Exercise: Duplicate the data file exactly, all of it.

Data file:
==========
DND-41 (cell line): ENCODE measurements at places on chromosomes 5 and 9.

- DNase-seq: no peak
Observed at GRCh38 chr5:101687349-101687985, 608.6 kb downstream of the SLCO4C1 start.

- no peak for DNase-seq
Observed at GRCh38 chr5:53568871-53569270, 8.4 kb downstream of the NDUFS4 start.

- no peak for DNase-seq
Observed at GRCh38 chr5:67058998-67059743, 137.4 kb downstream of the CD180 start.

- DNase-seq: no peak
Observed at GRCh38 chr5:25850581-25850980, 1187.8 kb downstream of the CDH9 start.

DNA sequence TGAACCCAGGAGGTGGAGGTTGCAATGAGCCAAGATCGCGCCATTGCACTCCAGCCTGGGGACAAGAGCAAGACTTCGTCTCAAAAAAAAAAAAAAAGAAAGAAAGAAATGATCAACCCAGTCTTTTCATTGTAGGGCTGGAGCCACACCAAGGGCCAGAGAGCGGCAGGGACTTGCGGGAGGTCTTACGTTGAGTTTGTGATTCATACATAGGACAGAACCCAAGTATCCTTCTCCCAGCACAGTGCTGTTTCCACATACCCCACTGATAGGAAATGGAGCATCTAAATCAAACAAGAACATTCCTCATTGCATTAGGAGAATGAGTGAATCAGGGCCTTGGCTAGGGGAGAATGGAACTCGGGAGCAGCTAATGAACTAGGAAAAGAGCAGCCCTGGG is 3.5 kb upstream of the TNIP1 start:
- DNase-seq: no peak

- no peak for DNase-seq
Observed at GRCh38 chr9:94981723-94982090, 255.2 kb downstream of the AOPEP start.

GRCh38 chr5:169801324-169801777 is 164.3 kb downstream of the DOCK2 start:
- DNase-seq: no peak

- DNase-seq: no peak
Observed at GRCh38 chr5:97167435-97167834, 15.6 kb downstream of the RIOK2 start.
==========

DND-41 (cell line): ENCODE measurements at places on chromosomes 5 and 9.

- DNase-seq: no peak
Observed at GRCh38 chr5:101687349-101687985, 608.6 kb downstream of the SLCO4C1 start.

- no peak for DNase-seq
Observed at GRCh38 chr5:53568871-53569270, 8.4 kb downstream of the NDUFS4 start.

- no peak for DNase-seq
Observed at GRCh38 chr5:67058998-67059743, 137.4 kb downstream of the CD180 start.

- DNase-seq: no peak
Observed at GRCh38 chr5:25850581-25850980, 1187.8 kb downstream of the CDH9 start.

DNA sequence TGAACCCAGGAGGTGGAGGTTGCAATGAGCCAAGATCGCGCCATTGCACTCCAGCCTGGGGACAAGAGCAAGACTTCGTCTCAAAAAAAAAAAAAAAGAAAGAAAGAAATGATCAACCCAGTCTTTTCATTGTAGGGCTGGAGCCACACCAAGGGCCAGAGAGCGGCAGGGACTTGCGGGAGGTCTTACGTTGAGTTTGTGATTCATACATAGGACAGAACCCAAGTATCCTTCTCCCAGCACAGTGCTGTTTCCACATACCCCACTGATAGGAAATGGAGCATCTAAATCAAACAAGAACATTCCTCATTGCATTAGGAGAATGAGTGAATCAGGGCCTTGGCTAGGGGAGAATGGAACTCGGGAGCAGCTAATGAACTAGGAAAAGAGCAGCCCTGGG is 3.5 kb upstream of the TNIP1 start:
- DNase-seq: no peak

- no peak for DNase-seq
Observed at GRCh38 chr9:94981723-94982090, 255.2 kb downstream of the AOPEP start.

GRCh38 chr5:169801324-169801777 is 164.3 kb downstream of the DOCK2 start:
- DNase-seq: no peak

- DNase-seq: no peak
Observed at GRCh38 chr5:97167435-97167834, 15.6 kb downstream of the RIOK2 start.